Pupils feel safe and well cared for. The leadership team has ensured that all safeguarding arrangements are fit for purpose and records are detailed and of high quality. Inspection findings ? Leaders are aware that the progress of disadvantaged pupils is not as good as it should be.

Leaders have put strategies in place to rectify this. The school has used its pupil premium funding to appoint new staff with the specific role of targeting this vulnerable group through relevant intervention work. In key stage 1, the focus is primarily on reading.

In key stage 2, the focus is a mixture of reading, writing and mathematics. Interventions are tailored to each individual's needs. ? Leaders track the progress of all learners, including this vulnerable group, well.

Spending on these pupils is carefully planned and support work is monitored closely to measure impact. Adaptations or different strategies are introduced if monitoring indicates that these interventions are not having the desired impact. ? Leaders in the school are providing regular weekly training for teaching assistants on how to support disadvantaged pupils more effectively.

This has included focusing on improving skills such as the teaching of a new cursive handwriting script and phonics teaching. The training has also addressed and improved teaching assistants' specific subject knowledge and their knowledge of the associated age-related expectations. This has resulted in school support for disadvantaged pupils becoming more effective.

• The school has purchased new reading books that appeal to the interests of this group of pupils. Film clips and other appropriate methods of support, used at the start of writing lessons, help enthuse and motivate these pupils. ? The school has also organised regular family learning opportunities for parents, specifically targeting disadvantaged pupils' parents.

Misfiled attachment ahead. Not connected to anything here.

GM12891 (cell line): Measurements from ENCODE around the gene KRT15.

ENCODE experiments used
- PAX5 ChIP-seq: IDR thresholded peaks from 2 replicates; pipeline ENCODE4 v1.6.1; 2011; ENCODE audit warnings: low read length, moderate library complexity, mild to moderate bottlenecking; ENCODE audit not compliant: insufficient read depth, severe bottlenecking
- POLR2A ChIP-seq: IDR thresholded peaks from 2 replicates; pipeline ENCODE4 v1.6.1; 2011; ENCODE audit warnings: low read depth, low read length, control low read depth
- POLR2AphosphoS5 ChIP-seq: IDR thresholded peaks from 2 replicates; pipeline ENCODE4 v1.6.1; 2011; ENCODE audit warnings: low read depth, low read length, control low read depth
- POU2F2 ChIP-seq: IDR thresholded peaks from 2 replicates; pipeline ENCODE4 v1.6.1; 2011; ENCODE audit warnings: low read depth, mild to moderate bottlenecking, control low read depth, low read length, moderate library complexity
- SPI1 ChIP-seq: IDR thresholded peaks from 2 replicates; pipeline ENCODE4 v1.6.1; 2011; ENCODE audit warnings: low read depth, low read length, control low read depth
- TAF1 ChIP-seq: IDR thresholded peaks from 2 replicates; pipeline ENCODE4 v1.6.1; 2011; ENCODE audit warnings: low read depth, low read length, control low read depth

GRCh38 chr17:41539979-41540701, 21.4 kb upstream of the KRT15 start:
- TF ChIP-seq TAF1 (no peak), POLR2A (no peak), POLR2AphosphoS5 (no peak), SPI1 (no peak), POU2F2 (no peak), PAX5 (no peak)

Some school clubs also help to address the needs of these pupils. For example, a homework club is provided to support disadvantaged pupils and a lunchtime 'Service Superstars' club is provided to specifically support pupils from service families. This affords those who have similar family experiences an opportunity to chat to each other about common issues while engaged in art activities.

Other whole-school motivational strategies, such as 'book bingo', are used to promote engagement and learning for these pupils. ? Evidence seen both in pupils' books and during classroom visits indicates that disadvantaged pupils are making satisfactory progress; however, the school rightly acknowledges that not enough of these pupils are working at greater depth in reading, writing and mathematics. ? Another focus for the inspection was to look at the provision and outcomes for the most able pupils.

The school rightly acknowledges that results for its most able pupils are not high enough. Leaders admit that, in the past, too much focus has been placed on pupils reaching age-related expectations rather than surpassing them and attaining at the higher levels. ? The school is aware of the pattern in results for its most able pupils being weaker than national comparisons and has started to address the issue.